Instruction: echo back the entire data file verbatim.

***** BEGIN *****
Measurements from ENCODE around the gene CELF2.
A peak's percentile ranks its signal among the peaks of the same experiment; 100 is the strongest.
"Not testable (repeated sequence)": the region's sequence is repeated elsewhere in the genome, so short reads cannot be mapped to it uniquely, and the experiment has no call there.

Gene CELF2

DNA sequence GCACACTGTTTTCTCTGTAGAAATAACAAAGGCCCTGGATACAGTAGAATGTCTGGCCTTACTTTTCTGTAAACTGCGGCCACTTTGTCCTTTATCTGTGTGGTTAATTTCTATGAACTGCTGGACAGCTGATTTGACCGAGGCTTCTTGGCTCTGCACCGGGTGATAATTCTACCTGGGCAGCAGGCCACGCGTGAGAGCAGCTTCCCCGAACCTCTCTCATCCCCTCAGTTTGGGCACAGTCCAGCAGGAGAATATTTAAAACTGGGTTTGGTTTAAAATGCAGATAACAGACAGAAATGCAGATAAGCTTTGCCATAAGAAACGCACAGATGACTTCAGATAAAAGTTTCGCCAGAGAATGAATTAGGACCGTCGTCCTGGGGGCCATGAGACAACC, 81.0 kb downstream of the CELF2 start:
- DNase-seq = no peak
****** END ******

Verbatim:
Measurements from ENCODE around the gene CELF2.
A peak's percentile ranks its signal among the peaks of the same experiment; 100 is the strongest.
"Not testable (repeated sequence)": the region's sequence is repeated elsewhere in the genome, so short reads cannot be mapped to it uniquely, and the experiment has no call there.

Gene CELF2

DNA sequence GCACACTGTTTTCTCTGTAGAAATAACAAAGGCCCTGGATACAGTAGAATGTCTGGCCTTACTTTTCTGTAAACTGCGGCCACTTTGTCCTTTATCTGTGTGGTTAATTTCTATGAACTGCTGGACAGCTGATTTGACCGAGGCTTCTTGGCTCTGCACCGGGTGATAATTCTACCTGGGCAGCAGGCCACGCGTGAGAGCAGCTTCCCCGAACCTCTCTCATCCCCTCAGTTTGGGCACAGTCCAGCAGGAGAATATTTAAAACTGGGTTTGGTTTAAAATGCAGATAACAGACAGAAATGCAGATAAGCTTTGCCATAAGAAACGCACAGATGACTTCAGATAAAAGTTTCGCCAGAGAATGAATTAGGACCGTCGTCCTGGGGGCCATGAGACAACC, 81.0 kb downstream of the CELF2 start:
- DNase-seq = no peak